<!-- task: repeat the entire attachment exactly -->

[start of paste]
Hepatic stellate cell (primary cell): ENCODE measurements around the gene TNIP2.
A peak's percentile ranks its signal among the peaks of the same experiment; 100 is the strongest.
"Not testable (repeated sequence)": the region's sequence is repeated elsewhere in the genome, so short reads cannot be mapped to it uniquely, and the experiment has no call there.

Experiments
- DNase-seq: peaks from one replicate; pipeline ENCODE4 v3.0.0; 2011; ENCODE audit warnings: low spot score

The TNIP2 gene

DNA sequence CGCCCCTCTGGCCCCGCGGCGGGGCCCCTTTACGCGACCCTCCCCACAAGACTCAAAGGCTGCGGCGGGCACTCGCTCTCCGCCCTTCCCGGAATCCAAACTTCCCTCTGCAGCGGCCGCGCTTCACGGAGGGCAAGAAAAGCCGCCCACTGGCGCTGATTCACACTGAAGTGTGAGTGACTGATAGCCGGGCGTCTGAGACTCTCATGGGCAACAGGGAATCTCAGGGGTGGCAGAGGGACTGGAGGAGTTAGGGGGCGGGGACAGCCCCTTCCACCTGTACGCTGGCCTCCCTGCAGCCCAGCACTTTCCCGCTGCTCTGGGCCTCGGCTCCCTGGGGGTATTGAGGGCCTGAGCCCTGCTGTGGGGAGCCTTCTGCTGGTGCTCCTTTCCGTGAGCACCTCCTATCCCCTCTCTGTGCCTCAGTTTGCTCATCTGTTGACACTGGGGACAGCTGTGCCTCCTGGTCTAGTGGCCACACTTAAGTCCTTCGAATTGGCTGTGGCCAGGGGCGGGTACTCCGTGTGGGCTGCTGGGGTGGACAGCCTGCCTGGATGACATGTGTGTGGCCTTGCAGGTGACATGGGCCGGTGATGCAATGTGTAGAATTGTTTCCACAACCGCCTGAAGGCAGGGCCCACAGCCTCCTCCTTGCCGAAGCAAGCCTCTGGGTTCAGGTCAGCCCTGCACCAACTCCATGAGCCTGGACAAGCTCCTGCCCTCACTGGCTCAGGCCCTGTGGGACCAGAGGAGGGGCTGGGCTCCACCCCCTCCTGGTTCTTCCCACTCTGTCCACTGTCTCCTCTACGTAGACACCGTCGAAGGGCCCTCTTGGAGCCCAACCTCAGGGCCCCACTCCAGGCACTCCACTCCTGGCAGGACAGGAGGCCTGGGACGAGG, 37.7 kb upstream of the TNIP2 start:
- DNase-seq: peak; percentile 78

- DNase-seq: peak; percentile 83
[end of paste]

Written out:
Hepatic stellate cell (primary cell): ENCODE measurements around the gene TNIP2.
A peak's percentile ranks its signal among the peaks of the same experiment; 100 is the strongest.
"Not testable (repeated sequence)": the region's sequence is repeated elsewhere in the genome, so short reads cannot be mapped to it uniquely, and the experiment has no call there.

Experiments
- DNase-seq: peaks from one replicate; pipeline ENCODE4 v3.0.0; 2011; ENCODE audit warnings: low spot score

The TNIP2 gene

DNA sequence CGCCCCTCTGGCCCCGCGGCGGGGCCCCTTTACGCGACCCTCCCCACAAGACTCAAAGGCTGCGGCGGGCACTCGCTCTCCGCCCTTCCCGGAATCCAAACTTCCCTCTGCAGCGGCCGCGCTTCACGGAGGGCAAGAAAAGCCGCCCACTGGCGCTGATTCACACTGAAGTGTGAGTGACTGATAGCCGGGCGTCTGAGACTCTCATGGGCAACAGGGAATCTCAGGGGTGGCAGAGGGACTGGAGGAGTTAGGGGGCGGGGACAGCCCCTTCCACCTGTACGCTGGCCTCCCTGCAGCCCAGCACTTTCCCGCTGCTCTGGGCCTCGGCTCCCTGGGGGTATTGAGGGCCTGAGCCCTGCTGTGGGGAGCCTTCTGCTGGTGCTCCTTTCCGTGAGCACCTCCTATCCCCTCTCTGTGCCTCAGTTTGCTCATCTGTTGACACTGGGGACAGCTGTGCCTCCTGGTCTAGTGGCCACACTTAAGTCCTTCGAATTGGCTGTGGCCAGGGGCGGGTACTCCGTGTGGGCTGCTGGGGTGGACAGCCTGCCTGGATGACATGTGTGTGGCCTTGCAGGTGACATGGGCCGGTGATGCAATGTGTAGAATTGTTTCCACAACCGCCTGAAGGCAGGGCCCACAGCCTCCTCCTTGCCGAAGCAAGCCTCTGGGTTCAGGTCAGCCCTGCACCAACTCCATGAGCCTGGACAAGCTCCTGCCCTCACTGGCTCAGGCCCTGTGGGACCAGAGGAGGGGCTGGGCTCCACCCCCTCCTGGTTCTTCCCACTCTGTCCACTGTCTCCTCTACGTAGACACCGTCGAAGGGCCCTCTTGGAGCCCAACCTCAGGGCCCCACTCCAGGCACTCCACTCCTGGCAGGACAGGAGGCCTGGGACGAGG, 37.7 kb upstream of the TNIP2 start:
- DNase-seq: peak; percentile 78

- DNase-seq: peak; percentile 83